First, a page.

GDP growth unchanged

Australian economic growth remained to 2.1% p.a. in the September quarter 2023.

GDP growth is projected to slow to in 2024. The forecasts ranged from 2.0% to 1.4%.

Among other official forecasters, the IMF and OECD projections for Australian economic growth in 2024 are the lowest at 1.4%.

This projection is well below Australia’s long-term growth rate and will be the slowest year ahead since the recession of the early 1990s.

Inflation slowed in December

Consumer price inflation in Australia has slowed to 4.1% p.a. in the December quarter 2023. The quarterly rise of 0.6% is also the lowest for two years.

These numbers are well below the most recent RBA estimates for 2023 (4.5%). 

Housings, alcohol and tobacco, insurance and financial services, and food and non-alcoholic drinks led the December quarter rise.

However, the Producer Price Index – a measure of industrial goods inflation – increased in December, rising to 4.1% p.a.

Recovering working age population

Australia’s working age population continues to recover as a result of resumed migration.

The pandemic had a significant impact on the workforce. By the end of 2021, the working age population was 339,000 people below trend forecast.

But since border reopening, strong net overseas migration has seen the gap had reduced to only 23,000 persons by the middle of 2023.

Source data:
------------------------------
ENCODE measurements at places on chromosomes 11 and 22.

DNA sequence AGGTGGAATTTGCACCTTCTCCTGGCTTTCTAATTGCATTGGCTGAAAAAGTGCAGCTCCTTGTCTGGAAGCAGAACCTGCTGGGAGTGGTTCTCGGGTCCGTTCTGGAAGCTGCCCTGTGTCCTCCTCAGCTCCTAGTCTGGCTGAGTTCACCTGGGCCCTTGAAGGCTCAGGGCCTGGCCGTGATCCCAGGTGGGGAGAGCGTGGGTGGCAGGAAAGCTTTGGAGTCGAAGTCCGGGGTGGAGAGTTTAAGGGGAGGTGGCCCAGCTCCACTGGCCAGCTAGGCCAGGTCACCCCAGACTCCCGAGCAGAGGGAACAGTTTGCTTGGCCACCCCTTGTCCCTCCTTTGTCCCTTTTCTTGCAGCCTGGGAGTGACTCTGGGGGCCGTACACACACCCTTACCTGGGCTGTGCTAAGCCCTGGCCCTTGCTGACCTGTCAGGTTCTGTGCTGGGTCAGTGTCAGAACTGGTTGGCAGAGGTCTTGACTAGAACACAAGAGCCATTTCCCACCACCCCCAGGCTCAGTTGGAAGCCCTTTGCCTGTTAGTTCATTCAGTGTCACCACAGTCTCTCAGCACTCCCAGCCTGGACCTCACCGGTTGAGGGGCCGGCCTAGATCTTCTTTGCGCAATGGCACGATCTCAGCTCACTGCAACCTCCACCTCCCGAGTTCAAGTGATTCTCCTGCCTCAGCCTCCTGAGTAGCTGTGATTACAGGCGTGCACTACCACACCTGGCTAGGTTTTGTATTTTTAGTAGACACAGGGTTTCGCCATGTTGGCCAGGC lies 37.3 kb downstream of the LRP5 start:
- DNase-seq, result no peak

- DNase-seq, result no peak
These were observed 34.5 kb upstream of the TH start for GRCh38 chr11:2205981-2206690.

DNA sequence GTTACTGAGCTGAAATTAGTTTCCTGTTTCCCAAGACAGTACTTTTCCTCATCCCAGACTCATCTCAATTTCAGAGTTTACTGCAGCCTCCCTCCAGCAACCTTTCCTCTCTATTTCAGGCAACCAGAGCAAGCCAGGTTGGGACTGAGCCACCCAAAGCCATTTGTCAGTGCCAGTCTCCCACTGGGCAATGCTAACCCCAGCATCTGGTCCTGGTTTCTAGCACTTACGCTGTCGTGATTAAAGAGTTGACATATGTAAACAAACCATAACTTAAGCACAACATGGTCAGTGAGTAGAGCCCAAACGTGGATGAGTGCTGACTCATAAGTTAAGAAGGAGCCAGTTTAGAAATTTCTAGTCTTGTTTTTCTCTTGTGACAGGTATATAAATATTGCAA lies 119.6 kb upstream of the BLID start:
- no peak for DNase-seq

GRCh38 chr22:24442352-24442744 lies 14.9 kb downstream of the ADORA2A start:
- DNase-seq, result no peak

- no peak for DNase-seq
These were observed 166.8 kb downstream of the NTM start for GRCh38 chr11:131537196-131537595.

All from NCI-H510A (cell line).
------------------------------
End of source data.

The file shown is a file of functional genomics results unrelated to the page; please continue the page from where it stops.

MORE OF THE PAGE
As migration returns Australia’s working age population to its pre-pandemic trend level, this will alleviate labour market pressures.

New job creation declines

New job creation has become insufficient to absorb new labour market entrants.

Australia fell 24,000 new jobs in January (trend data). This is the lowest monthly rate in trend new jobs since the pandemic era.   

Currently, around 31,500 new jobs per month are needed to absorb new labour market entrants. This target has not been met for the last six months.

If this trend of slowing job creation continues in coming months, tightness in Australian labour markets will soon begin to ease.

Retail fall points to consumer weakness

According to ABS data, retail turnover in Australia decreased 2.7% in December 2023.

The significant decline in December retail revenue was attributable to a reduction in discretionary spending.

Per capita retail turnover was $1591 in December. Following a flat 2023, this decline saw per capita spending fall to its lowest level since April 2022.

Cost-of-living pressures and stagnant levels of discretionary spending are the principal factor behind declining retail sales.

Productivity goes backward last year

Australia has the dubious distinction of productivity going backwards in 2022-23.

Labour productivity fell by 2.9% last financial year - the first recorded fall since modern productivity statistics have been kept.  

Multifactor productivity - which measures output relative to the inputs of both capital and labour - also showed a 0.5% decline.

While productivity statistics are quite volatile year to year, this unprecedented decline in is a serious cause for concern.